Roman Catholic nun speaks out against Texas law banning religious prayer aloud during death row executions

WASHINGTON, D.C. - MARCH 20: Morning light shines outside The United States Supreme Court building on March 20, 2017 in Washington, D.C. The Senate will hold a confirmation hearing for Supreme Court Nominee Neil Gorsuch. (Photo by Zach Gibson/Getty Images)

WASHINGTON, D.C. – MARCH 20: Morning light shines outside The United States Supreme Court building on March 20, 2017 in Washington, D.C. (Photo by Zach Gibson/Getty Images)

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UPDATED 5:41 PM PT – Wednesday, November 3, 2021

A Catholic nun is speaking out against a Texas law banning religious or spiritual advisers from touching death row inmates or praying aloud during executions.

In a recent interview, Sister Barbara Bautista argued the law is adding insult to injury by denying inmates the comfort of a clergy person by their side. Bautista has signed onto a legal brief to the Supreme Court in support of a challenge to the statute, which the high court will consider later this month.

The challenge revolves around John Henry Ramirez, whose attorneys have argued is being deprived of his First Amendment right to practice his religion. “It is hostile toward religion, denying religious exercise at the precise moment it is most needed: when someone is transitioning from this life to the next,” said Seth Kretzer, Ramirez’ lawyer.

This undated photo provided by The Texas Department of Criminal Justice shows John Henry Ramirez. Ramirez, a Texas death row inmate set to be executed Wednesday, Sept. 8, 2020, for killing a convenience store worker more than 17 years earlier in a robbery that garnered $1.25, is asking that his pastor be allowed to lay hands on him as he dies by lethal injection. The request by Ramirez is the latest clash between death row inmates and prison officials in Texas and other states over the presence of spiritual advisers in the death chamber. (Texas Department of Criminal Justice via AP)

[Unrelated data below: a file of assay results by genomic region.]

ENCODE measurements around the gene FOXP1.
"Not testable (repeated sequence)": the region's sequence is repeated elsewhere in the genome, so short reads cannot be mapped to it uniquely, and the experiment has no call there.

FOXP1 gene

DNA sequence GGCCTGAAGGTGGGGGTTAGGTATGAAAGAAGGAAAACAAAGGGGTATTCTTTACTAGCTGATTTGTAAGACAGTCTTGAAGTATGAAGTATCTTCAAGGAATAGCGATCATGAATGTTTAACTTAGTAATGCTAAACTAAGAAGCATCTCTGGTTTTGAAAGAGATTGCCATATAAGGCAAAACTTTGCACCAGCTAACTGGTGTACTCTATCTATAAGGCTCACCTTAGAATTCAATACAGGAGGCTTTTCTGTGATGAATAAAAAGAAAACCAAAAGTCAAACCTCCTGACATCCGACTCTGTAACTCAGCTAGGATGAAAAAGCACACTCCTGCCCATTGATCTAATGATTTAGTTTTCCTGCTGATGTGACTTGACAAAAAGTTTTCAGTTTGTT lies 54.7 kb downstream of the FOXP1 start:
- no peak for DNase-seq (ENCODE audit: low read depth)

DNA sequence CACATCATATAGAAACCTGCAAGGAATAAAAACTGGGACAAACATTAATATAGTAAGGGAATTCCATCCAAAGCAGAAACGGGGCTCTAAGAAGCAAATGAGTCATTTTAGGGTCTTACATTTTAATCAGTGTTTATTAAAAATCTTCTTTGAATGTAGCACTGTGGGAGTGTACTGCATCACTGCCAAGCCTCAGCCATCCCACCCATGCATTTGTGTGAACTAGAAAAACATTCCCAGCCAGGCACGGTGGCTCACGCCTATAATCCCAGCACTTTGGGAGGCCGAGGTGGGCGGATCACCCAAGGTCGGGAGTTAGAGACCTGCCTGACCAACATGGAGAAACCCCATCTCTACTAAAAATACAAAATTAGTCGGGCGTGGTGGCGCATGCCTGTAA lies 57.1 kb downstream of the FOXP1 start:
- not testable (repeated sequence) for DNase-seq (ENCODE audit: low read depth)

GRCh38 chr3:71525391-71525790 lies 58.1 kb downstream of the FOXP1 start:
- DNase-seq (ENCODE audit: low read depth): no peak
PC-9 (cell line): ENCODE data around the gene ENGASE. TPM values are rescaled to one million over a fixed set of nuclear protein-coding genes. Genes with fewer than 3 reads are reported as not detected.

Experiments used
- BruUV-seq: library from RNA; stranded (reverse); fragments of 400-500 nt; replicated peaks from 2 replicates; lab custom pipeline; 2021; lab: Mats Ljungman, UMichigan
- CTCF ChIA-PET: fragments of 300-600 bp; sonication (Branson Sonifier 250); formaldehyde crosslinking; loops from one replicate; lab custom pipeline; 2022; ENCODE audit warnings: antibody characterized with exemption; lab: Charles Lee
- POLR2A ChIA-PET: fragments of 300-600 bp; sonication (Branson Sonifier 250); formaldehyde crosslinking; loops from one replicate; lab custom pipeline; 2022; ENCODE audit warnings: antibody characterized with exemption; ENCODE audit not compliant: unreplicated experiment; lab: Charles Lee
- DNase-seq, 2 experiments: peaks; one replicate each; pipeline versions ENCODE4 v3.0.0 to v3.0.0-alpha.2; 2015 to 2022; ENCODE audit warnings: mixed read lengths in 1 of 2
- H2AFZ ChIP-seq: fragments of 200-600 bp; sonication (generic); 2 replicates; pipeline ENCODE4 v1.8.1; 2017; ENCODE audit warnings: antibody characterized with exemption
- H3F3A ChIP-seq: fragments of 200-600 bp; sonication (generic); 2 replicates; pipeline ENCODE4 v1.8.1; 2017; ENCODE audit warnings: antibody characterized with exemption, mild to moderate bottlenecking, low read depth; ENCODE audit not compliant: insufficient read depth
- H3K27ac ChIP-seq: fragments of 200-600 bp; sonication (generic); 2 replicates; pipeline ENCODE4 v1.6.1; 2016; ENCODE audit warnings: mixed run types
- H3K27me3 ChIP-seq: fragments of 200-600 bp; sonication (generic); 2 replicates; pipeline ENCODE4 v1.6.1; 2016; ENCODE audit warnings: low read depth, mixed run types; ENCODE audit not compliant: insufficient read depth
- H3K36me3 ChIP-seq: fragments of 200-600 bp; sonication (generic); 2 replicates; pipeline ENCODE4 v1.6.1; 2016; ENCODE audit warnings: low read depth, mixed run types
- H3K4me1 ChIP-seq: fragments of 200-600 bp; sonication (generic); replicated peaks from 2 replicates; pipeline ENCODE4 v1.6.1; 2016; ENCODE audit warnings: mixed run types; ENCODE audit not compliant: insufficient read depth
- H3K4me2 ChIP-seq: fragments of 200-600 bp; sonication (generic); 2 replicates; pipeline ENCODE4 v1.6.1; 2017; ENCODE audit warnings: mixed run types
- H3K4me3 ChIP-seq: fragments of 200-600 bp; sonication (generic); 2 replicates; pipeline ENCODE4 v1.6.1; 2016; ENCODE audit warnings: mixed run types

This undated photo provided by The Texas Department of Criminal Justice shows John Henry Ramirez. Ramirez. (Texas Department of Criminal Justice via AP)

“I hope that if the state still is going to execute Mr. Ramirez, that at the very least that he be allowed his clergy person in the room, in the death chamber, he be allowed to pray out loud with him and that clergy person be allowed to actually physically touch Mr. Ramirez, to give him some human contact before he takes his last breath,” requested Bautista.

Ramirez’ execution and a few others have been put on hold while the Supreme Court considers his challenge to the policy.

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